Death (2)

The next question given to this writer concerning death was the following:

Does our son go to heaven imme­diately when we die, and if so, when such a death occurs, as mentioned in the last question of the last article, are we taken from heaven and put back on earth? The death referred to was the death of one who was brought back to life on this earth.

In our last article, we pointed out that the only cases of one truly suffering death and being given again an earthly life are those recorded in Scripture. Thus we limit our response to these cases. It is obvious that we have already answered the first part of this question in our last article. The soul passes immediately on to the wondrous state of conscious glory upon death, (see our last article-the first answer). Upon death, our soul life is taken to glory and we experience the fulness of salvation-communion with our God in the presence of our Lord Jesus Christ. There all sins are forever past and put away and there shall be no tears.

In light of the above, we must remember that the Scriptural examples of the miraculous raising from the dead were types. These types served the special purpose of God to reveal the life-giving power of our Lord and Savior. And thus, too, were typical of the saint’s resurrec­tion in the Lord Jesus Christ. But then as types, their resurrection was not the final resurrection, but a resurrection to their former life in the midst of this sin cursed world, and was a restoration to this life which is a vale of tears. Hence, this was not the end, and those so raised must yet die again to be raised to the new and heavenly life.

Thus, our only conclusion can be that God provided a special dispensation for these cases (such as Lazarus) whereby their soul did not pass on to heaven, but was kept in a special state of (for lack of a better term) unconsciousness. For surely God would not take those who had passed on to glory and cause them again to walk in this life of sin!


The next question given me has to do with death from a different perspective:

What will it be like on Judgment day: that is, will there be babies in heaven? Will there be retarded people in heaven? Will there be old and young or will everyone be around the same age? Finally: What about abortions and miscarriages-these human beings that have been barely conceived and die-will they be a formed person on the last day?

It is best that we treat these questions together, and a proper understanding of resurrection life will give us the basic answer to these individual questions.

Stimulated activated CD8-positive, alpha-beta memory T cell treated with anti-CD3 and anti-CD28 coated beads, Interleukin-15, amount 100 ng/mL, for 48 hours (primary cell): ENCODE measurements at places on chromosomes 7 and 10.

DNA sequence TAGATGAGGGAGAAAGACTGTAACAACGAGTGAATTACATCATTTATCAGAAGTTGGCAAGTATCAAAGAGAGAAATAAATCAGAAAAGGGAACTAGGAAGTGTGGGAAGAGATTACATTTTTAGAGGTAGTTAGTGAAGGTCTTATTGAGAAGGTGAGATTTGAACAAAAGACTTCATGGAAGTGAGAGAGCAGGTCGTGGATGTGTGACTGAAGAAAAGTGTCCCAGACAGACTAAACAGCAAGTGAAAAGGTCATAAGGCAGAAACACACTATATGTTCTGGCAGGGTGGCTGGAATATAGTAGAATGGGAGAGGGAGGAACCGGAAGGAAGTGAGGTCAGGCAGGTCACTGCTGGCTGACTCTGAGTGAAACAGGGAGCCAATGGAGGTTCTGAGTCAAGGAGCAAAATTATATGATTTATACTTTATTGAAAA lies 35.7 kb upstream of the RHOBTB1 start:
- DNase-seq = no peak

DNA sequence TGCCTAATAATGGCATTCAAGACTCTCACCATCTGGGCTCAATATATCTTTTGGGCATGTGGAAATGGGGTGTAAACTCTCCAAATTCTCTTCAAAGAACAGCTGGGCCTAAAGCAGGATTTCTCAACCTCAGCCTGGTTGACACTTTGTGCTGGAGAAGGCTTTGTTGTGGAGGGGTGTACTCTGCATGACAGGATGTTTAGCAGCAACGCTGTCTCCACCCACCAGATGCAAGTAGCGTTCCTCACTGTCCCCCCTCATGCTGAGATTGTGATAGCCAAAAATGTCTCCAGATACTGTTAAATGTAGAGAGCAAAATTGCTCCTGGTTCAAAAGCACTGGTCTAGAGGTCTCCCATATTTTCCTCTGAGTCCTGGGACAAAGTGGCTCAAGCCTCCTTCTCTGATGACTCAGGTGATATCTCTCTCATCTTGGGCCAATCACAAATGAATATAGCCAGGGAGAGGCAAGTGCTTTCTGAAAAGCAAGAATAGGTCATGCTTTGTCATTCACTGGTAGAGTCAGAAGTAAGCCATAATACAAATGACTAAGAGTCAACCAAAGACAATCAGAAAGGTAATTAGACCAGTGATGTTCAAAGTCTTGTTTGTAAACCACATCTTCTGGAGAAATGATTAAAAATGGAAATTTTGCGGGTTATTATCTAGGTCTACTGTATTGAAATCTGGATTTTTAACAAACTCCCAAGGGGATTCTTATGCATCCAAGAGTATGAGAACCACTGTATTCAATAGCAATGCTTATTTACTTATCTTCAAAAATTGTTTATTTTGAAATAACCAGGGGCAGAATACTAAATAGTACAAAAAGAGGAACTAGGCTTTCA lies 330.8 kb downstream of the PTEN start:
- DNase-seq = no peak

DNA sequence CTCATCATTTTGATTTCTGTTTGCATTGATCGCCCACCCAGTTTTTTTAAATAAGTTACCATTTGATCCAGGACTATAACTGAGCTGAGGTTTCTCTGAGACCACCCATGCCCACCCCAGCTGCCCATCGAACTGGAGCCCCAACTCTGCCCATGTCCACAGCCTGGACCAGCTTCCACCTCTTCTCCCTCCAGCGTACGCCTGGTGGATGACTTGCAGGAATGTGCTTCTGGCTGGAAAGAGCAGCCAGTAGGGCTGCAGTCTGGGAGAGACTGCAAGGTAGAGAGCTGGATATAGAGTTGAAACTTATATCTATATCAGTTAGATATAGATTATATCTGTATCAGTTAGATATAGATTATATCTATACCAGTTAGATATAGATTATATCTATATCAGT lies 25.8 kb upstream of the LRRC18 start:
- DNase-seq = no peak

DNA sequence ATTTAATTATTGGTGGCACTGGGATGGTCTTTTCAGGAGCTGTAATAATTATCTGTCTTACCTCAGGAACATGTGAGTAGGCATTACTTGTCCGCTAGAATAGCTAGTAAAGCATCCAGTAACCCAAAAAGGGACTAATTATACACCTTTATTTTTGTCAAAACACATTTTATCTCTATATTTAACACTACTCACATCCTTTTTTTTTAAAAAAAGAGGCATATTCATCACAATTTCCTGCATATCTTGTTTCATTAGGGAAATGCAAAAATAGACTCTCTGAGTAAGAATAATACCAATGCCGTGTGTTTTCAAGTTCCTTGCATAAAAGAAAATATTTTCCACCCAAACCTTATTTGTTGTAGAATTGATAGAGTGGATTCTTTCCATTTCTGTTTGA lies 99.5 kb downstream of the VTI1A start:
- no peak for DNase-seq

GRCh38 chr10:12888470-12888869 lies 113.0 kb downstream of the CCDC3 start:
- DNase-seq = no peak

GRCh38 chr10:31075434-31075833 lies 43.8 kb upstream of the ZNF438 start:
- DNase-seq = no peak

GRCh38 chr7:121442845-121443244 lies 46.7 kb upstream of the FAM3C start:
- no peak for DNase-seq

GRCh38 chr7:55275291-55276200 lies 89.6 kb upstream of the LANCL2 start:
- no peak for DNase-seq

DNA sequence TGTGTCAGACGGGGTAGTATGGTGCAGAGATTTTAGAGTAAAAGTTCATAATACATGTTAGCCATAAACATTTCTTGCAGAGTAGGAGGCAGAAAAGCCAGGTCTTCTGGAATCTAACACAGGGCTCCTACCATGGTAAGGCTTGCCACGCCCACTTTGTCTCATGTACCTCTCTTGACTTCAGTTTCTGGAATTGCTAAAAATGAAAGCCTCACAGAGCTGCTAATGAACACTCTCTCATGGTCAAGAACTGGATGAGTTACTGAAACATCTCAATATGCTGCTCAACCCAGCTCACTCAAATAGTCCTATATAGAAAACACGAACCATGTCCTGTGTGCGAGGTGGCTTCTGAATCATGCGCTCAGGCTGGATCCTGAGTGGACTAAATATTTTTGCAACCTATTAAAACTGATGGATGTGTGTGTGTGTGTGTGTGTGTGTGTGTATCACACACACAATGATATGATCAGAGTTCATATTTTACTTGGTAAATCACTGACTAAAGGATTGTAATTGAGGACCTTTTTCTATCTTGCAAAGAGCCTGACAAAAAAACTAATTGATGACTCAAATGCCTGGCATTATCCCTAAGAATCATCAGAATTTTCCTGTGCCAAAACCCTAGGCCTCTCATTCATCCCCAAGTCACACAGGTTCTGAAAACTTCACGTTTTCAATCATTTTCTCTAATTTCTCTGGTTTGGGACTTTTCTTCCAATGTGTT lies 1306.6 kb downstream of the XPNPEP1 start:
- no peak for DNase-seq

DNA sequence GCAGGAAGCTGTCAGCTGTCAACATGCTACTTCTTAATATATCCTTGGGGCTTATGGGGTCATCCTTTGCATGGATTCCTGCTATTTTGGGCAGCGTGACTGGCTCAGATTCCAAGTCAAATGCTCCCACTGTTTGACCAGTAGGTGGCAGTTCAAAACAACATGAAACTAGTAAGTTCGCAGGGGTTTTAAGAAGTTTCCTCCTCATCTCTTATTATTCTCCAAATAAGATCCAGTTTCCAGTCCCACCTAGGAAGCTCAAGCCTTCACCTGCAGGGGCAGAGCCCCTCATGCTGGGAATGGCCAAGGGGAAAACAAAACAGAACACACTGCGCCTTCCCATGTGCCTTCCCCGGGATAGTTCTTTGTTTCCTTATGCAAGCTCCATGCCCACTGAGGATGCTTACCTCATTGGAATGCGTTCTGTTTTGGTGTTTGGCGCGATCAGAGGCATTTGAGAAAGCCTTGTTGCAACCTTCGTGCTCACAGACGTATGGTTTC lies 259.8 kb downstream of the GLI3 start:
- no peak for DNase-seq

We begin with the understanding that “flesh and blood cannot inherit the kingdom of God.” In this life, we are sown a natural body; but we are raised a spiritual body. cf. I Corinthians 15:46. The characteristics mentioned in the questions above are natural characteristics and are distinctions of the flesh. These are put away with death and resurrection unto glory. Read Jesus’ answer to the Sadducees concerning earthly relationships in Luke 20:27ff. Further, we read in 1 Corinthians 15:42ff,” So also is the resurrection of the dead. It is sown in corruption: it is raised in incorruption: It is sown in dishonour; it is raised in glory: in is sown in weakness; it is raised in power.” Thus, all of the elect shall receive glorified bodies with the above spiritual characteristics. And the earthly distinction of age, or souls who have been but conceived, or the retarded, fall away. We shall receive perfect and glorified resur­rection bodies.

However, this is not to say that there is no distinction between saints in glory. We receive distinct and personal resur­rection bodies in heaven. This is shown by the appearance of Moses and Elijah on the mount of Transfiguration. Further, while all the members of Christ’s church are members of His body, we are not all hands, or arms, etc. Each has his special place determined by the counsel of God in that body. There is a distinction of spiritual talents which God has bestowed upon the members of the body of Christ. The aged saint has different talents honed by life, than the unborn elect. But, each receives to his full measure the riches of glory in heaven, and is perfectly satisfied.


The final question is closely related to this last one:

When we arise in the last day will we raise with a whole body? What if we were blown apart-different parts of our body here and there-will our bodies be whole?

The grave is the end of all flesh. It is the place of decay and corruption. And whether our bodies return to the dust in one place or many, it but reveals the corruption and mortality of our natural bodies. Indeed they are sown in corrup­tion! But they are raised in incorruption: glorified, new, spiritual! Each elect is given his resurrection body, and not in parts; but it is perfect as he is raised to perfection! Thus the child of God, a stranger and pilgrim here, dwelling in the valley of the shadow of death, surrounded by all the effects of sin, looks with certain hope to the day when he knows, ‘‘that if our earthly house of this tabernacle were dissolved, we have a building of God, an house not made with hands, eternal in the heavens.” II Corinthians 5:1.